Accounting Clerks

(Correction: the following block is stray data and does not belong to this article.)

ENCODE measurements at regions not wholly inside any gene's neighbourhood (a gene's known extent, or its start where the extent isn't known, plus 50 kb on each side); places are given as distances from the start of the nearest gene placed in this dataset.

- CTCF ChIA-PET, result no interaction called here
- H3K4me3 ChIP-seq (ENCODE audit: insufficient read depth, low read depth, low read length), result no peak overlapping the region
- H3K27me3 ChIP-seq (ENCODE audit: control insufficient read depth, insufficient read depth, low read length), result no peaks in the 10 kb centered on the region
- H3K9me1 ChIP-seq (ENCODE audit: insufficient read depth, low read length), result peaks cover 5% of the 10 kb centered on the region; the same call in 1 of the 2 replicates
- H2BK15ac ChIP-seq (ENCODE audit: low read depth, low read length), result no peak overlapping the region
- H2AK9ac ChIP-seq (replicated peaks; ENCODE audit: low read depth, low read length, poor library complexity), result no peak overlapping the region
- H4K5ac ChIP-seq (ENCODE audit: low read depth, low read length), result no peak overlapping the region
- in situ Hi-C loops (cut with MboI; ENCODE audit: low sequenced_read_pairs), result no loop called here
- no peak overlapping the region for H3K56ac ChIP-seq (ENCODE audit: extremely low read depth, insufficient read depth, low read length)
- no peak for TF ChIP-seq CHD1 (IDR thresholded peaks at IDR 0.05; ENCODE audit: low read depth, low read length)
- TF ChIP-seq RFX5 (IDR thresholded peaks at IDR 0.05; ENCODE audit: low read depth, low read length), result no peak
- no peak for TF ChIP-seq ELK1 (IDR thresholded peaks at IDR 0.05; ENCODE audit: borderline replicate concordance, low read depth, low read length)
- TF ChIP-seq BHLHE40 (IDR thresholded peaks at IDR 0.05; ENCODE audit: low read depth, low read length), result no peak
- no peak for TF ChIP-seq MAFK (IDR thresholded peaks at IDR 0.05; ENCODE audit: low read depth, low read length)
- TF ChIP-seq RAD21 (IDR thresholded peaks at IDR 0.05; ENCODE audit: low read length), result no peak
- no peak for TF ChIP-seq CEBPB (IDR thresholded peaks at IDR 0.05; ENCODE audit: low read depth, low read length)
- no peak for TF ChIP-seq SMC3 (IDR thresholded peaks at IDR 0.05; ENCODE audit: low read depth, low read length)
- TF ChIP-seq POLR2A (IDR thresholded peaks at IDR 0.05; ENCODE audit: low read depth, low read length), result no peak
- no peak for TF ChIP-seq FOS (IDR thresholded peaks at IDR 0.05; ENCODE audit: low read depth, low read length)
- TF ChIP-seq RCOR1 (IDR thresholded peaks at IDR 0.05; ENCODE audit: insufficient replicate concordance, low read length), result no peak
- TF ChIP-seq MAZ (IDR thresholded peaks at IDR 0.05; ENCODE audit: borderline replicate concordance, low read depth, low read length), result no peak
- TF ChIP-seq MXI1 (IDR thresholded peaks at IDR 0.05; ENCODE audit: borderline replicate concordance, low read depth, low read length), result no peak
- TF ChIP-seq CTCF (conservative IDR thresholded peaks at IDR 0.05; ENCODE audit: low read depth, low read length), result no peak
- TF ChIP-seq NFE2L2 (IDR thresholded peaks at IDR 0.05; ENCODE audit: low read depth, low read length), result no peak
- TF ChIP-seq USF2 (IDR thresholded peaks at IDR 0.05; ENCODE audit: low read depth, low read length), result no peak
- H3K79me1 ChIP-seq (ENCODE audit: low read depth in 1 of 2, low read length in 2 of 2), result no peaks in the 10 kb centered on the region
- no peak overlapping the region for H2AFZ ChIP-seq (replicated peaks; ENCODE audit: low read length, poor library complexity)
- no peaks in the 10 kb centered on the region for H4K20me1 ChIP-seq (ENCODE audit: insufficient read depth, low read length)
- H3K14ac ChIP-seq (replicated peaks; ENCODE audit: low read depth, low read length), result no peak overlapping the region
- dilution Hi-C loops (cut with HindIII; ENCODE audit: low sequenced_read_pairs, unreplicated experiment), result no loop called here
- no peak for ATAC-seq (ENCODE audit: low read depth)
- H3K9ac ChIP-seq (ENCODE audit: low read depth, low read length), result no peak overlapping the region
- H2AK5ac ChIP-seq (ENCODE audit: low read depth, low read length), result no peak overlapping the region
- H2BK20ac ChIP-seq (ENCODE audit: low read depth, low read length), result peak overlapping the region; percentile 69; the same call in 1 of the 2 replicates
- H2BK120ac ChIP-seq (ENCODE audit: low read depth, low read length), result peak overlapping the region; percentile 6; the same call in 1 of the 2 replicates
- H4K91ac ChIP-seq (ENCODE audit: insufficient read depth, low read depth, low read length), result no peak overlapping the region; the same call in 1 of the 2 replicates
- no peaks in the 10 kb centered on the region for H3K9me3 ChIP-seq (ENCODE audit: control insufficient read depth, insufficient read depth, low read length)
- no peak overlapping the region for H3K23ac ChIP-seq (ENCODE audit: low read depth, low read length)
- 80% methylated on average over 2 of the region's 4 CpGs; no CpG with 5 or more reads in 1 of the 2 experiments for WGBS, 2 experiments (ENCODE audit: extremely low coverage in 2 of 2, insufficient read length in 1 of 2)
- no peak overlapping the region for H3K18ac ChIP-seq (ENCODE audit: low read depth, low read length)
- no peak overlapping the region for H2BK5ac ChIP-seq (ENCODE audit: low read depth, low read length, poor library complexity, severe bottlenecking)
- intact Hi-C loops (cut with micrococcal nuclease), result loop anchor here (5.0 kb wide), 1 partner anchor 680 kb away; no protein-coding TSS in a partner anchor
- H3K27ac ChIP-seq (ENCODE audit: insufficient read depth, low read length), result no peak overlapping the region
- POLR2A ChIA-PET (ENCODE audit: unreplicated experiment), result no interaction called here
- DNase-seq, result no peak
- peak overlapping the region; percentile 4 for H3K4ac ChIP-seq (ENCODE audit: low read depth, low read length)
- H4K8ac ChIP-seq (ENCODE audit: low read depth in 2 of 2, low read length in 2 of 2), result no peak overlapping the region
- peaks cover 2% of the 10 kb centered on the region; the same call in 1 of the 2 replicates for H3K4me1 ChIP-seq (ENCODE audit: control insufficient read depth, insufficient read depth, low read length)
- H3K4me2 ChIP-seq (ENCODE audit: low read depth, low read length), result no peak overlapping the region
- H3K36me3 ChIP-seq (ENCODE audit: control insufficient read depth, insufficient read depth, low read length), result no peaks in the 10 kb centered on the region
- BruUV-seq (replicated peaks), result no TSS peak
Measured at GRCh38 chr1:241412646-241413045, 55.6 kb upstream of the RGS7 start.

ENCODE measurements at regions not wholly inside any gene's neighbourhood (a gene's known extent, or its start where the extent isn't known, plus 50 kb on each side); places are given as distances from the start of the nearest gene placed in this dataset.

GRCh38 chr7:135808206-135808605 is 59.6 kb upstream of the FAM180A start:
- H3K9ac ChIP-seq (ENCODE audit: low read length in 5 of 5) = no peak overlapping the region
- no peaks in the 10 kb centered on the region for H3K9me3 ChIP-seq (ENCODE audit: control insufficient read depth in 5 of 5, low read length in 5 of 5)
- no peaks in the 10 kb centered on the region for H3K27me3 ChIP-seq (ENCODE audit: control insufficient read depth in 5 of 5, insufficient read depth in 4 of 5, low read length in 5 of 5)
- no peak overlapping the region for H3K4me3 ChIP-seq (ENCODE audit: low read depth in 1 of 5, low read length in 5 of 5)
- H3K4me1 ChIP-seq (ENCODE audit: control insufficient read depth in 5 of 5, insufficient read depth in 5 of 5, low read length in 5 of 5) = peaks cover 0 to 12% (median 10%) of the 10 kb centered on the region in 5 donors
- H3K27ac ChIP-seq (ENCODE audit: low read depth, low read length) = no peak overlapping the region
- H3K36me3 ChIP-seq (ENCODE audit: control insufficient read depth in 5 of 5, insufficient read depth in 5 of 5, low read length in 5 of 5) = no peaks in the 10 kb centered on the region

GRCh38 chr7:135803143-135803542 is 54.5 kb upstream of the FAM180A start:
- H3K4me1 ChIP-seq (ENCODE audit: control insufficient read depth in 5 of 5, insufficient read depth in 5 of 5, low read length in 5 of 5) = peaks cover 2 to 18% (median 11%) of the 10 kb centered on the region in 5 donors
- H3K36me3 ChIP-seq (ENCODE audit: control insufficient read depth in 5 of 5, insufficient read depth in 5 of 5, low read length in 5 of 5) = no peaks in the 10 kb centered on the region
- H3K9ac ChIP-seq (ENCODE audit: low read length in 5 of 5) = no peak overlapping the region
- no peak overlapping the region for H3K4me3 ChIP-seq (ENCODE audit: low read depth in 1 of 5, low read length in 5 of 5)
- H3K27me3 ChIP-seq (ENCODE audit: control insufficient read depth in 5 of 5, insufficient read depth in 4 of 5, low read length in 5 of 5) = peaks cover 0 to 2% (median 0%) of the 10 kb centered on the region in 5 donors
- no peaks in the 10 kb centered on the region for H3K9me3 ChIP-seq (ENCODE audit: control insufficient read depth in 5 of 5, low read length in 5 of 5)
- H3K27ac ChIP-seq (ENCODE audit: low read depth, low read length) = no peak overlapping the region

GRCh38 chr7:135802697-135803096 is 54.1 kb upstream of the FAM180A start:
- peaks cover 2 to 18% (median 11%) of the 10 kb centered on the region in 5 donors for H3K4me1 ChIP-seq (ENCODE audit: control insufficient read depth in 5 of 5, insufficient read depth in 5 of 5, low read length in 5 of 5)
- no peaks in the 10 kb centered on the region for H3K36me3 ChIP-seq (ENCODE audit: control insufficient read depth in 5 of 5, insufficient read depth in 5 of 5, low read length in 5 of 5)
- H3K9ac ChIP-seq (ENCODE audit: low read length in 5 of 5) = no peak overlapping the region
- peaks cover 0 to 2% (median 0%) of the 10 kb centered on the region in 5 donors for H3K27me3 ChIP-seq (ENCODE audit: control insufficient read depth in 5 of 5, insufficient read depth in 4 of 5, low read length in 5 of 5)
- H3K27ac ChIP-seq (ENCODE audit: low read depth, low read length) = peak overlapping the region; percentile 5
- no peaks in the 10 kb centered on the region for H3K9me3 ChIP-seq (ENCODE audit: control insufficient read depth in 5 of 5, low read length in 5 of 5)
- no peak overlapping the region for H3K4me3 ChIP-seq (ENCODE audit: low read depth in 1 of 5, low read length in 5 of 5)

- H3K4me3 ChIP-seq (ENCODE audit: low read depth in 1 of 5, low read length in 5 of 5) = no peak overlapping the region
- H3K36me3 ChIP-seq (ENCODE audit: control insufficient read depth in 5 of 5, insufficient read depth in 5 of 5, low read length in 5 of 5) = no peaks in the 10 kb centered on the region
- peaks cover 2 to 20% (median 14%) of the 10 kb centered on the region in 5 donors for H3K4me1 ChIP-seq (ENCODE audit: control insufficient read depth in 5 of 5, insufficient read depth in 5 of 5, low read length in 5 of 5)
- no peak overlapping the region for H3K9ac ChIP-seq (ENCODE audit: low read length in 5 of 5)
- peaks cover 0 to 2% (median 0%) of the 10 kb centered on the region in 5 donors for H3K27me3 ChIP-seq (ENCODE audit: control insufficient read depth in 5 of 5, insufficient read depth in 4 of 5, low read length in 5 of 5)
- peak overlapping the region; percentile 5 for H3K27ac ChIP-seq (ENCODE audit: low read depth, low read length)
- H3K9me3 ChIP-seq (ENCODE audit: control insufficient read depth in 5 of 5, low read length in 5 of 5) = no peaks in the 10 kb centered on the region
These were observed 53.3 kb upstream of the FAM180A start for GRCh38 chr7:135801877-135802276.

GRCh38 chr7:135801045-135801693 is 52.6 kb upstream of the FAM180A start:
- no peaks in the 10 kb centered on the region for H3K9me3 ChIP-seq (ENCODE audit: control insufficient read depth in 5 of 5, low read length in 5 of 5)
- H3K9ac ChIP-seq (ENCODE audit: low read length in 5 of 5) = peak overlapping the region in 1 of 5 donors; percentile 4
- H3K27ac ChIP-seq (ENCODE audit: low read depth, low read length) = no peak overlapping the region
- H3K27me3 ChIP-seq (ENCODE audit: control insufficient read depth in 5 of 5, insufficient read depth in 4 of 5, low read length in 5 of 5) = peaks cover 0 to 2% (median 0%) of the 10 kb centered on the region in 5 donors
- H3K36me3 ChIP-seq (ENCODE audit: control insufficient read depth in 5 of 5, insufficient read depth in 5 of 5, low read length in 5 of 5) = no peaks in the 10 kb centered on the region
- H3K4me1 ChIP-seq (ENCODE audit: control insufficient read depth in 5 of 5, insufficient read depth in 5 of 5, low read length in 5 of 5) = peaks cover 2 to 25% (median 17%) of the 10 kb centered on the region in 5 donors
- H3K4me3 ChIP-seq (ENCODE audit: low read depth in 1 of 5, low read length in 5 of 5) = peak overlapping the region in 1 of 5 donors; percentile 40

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Accounting Clerks Accounting, bookkeeping, and auditing clerks are financial record-keepers. Their work is to update and maintain accounting records containing of receipts, accounts receivable, expenditures, and profit and loss. These clerks must possess a wide range of skills. The work of a bookkeeper is to maintain books in the company. Nature of Work Accounting, bookkeeping, and auditing clerks make a number of calculations every day and they must be comfortable using computers to compute and record data. In small firms, bookkeeping clerks and bookkeepers are accountable for accounts. They maintain all transactions and post debits and credits. Bookkeeping clerks prepare financial statements and produce reports and summaries for managers and supervisors. Bookkeepers produce bank deposits by putting data together from cashiers, balancing and verifying receipts, and sending checks, cash or other form of payment to the bank. They also deal with payroll, prepare invoices, make purchases, and keep record of overdue accounts. In some large companies’ accounting departments, accounting clerks have more specialized tasks. They are often titled as accounts receivable clerk or accounts payable clerk. Additionally, their responsibilities differ by level of experience. The work of entry-level accounting clerks is to post details of transactions, compute interest charges, and total accounts. These clerks may oversee accounts and loans to make sure that, payments are up to date. Some clerks may total, reconcile, and balance billing vouchers, code documents as per the company procedure, and make sure the accuracy and completeness of data on accounts. The task of accounting clerks is to post transactions in journals and on computer files. They also update these computer files when required. Senior clerks assess computer printouts against regular journals to make required corrections. They may evaluate statements and invoices to ensure that the given information is complete and accurate. The work of auditing clerks is to verify records of transactions posted by workers. These clerks verify postings, figures, and documents to make sure that they are mathematically accurate and coded properly. They note and correct errors for accountants and other workers to fix. Accounting clerks, bookkeeping, and auditing clerks use specialized accounting database, spreadsheets, and software. Most of the clerks can enter the information from bills or receipts into computers. This information is stored in the computer. The computer technology enables accounting, bookkeeping, and auditing clerks to carry out additional responsibilities such as procurement, payroll, and billing. These clerks often need to write letters and make phone calls to clients and customers.
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